Learning from Trust


How do we encourage quality professional conversations, where trust and personal safety are guaranteed? This remains an inspiring question for me as a facilitator. Trust and safety are a prerequisite for any participant of a professional conversation to show vulnerability, and a requirement for deep learning.

Examining your assumptions
Learning at the surface level, where you are seeking a practical solution to a problem from your usual assumptions, is sometimes simply necessary and useful. But learning to examine inherent assumptions is, of course, a much more personal process that raises more uncertainty and fear, and therefore demands more from the learning environment. Not just from yourself, but from the facilitator as well, as from the tools used. Leading intervision (peer review) I therefore like to call it a professional art, similar to coaching.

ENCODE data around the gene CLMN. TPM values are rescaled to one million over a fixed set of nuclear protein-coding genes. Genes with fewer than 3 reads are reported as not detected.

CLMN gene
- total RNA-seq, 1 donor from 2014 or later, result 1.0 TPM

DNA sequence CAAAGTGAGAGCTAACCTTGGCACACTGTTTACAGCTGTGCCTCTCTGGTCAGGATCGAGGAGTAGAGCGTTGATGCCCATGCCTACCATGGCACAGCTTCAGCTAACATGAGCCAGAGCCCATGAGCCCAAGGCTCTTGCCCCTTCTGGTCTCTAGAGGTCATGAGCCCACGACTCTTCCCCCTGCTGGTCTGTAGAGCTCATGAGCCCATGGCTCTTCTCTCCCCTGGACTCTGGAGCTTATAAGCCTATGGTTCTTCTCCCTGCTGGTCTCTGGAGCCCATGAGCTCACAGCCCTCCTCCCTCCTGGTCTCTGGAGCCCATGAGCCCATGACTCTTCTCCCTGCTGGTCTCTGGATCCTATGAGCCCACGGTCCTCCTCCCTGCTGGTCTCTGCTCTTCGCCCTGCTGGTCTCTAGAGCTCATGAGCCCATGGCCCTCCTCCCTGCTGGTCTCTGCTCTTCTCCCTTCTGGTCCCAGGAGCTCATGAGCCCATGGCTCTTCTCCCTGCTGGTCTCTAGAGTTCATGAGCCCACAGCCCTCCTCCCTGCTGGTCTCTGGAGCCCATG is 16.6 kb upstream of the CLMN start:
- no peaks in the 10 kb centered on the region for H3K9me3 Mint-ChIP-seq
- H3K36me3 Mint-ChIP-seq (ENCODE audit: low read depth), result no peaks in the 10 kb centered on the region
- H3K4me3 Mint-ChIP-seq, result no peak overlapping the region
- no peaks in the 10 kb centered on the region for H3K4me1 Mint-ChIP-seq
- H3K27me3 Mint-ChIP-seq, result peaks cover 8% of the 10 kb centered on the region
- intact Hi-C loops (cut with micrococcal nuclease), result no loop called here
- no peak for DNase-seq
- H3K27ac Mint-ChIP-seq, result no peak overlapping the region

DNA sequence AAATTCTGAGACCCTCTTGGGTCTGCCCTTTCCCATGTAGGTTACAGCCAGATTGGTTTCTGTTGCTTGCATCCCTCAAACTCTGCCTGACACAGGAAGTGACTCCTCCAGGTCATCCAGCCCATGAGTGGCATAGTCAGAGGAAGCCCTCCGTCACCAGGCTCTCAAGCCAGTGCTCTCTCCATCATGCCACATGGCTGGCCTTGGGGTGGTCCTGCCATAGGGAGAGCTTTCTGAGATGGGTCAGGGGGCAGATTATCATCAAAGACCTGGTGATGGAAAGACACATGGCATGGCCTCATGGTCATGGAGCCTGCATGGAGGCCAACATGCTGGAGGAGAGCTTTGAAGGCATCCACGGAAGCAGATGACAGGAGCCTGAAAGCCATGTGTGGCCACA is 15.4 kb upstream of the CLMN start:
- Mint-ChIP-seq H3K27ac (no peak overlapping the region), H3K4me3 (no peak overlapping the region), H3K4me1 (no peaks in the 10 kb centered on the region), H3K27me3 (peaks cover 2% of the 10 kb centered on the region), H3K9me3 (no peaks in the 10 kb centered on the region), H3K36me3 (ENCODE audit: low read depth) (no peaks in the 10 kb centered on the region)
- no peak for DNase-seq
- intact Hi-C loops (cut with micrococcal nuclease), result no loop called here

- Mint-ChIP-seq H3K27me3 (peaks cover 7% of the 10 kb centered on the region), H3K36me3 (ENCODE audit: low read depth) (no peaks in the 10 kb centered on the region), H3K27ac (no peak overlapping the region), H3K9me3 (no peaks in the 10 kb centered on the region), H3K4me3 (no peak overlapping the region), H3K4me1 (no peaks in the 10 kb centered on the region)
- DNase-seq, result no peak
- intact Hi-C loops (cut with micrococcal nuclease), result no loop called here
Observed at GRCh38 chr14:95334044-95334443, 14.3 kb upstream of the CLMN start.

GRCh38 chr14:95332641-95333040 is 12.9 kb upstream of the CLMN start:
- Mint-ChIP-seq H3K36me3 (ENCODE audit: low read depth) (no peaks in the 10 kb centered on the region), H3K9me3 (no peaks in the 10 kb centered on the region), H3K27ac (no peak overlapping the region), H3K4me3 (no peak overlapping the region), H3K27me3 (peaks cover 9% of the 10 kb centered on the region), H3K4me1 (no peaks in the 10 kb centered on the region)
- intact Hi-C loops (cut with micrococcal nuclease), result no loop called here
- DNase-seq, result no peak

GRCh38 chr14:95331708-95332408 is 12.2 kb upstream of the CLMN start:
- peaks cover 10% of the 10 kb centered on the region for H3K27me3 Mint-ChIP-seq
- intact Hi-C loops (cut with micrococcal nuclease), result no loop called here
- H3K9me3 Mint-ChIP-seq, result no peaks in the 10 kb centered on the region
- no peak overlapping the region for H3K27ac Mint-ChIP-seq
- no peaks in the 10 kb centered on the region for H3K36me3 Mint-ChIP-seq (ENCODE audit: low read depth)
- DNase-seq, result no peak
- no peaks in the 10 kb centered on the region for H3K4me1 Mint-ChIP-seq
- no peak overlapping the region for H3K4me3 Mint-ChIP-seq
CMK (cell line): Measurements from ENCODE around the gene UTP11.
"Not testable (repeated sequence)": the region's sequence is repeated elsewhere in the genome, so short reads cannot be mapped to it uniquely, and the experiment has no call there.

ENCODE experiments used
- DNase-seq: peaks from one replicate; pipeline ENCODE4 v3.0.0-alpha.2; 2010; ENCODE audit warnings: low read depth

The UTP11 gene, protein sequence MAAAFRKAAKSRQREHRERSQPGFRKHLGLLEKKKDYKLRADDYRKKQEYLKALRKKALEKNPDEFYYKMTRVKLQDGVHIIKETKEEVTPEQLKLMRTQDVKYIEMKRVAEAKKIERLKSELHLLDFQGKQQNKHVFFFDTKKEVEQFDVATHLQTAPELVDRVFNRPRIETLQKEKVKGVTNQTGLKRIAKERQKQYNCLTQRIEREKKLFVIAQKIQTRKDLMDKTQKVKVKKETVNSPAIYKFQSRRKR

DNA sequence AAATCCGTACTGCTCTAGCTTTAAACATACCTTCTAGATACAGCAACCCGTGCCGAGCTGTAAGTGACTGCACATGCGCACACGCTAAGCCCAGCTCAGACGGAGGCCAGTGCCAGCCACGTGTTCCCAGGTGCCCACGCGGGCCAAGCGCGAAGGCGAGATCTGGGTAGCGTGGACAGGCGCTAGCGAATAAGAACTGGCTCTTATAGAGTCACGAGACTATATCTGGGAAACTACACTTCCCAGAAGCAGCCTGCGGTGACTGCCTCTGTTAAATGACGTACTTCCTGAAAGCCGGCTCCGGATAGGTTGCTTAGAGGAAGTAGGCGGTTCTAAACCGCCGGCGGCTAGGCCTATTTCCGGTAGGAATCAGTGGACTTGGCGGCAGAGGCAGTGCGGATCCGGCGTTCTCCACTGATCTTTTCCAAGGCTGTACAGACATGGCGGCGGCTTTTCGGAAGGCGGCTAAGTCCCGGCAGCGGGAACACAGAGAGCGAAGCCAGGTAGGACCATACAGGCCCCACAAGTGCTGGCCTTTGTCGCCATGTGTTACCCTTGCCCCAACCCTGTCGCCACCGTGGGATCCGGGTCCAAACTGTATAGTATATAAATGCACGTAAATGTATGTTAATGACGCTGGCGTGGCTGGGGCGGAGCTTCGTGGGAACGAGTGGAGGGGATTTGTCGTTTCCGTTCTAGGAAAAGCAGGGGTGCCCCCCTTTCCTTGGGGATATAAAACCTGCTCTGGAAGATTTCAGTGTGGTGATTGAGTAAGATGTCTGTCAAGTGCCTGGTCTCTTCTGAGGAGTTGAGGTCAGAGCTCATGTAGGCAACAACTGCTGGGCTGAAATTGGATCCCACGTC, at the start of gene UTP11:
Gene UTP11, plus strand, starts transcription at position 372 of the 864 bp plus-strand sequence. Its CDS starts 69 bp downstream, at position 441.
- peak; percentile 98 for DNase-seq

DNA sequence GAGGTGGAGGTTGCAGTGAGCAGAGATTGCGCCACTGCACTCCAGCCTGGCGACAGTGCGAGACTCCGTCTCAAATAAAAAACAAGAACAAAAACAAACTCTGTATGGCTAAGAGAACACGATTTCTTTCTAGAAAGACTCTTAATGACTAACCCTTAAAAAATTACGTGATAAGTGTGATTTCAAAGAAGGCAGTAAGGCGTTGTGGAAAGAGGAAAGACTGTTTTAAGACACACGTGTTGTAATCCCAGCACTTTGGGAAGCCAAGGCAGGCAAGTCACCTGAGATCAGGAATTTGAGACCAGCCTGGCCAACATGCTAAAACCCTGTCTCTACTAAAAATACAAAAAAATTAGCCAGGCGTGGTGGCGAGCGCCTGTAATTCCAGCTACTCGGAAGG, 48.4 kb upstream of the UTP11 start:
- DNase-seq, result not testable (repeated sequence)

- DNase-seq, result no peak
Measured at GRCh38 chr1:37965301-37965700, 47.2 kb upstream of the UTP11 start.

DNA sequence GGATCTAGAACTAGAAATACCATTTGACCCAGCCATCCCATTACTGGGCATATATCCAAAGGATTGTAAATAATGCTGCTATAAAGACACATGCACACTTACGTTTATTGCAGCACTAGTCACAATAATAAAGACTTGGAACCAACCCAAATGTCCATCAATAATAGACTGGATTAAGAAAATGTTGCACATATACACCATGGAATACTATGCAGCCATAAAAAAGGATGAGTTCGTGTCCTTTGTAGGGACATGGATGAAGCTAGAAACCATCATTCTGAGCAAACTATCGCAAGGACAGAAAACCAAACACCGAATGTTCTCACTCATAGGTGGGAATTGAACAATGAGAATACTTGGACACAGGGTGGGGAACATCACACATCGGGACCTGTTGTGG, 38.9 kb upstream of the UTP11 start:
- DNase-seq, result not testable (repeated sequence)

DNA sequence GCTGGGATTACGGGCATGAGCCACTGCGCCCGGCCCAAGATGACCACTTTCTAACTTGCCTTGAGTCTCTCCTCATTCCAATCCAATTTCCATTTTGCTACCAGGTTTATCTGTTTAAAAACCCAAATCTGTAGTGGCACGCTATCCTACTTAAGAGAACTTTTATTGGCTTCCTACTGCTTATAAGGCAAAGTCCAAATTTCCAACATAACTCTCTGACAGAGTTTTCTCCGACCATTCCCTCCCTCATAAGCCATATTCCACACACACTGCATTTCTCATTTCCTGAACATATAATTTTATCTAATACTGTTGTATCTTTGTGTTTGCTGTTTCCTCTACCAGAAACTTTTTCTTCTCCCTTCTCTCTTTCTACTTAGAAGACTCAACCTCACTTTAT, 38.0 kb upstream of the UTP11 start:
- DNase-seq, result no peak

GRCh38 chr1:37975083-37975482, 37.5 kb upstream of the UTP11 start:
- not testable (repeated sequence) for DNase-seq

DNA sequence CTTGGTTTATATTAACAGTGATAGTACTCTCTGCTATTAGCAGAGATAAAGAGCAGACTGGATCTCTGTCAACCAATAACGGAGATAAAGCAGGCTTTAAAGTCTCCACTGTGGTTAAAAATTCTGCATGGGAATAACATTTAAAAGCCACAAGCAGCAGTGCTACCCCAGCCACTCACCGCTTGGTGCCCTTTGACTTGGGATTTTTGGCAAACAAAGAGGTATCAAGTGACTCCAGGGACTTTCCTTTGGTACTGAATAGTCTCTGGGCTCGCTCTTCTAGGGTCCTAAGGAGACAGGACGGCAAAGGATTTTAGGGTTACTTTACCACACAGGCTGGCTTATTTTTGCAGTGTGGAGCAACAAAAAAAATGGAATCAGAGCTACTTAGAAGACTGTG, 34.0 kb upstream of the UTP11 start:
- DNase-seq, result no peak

Last week I had an interesting conversation with my colleague, Hans Paul Sparenberg in Leiden. He developed the InteractionViewer, which is an online tool to correctly work out peer review cases in advance. It is also possible to use these, at a later stage, for other conversation types. The interesting thing to me is that this tool is based on cognitive psychological principles. This is of enormous help in the beginning of peer review cases, as the case can be properly and extensively prepared beforehand, (the intervision has already started!) and it promotes commitment, the discipline of the contributor. In addition, it encourages all to think about his or her assumptions. And you can do it online!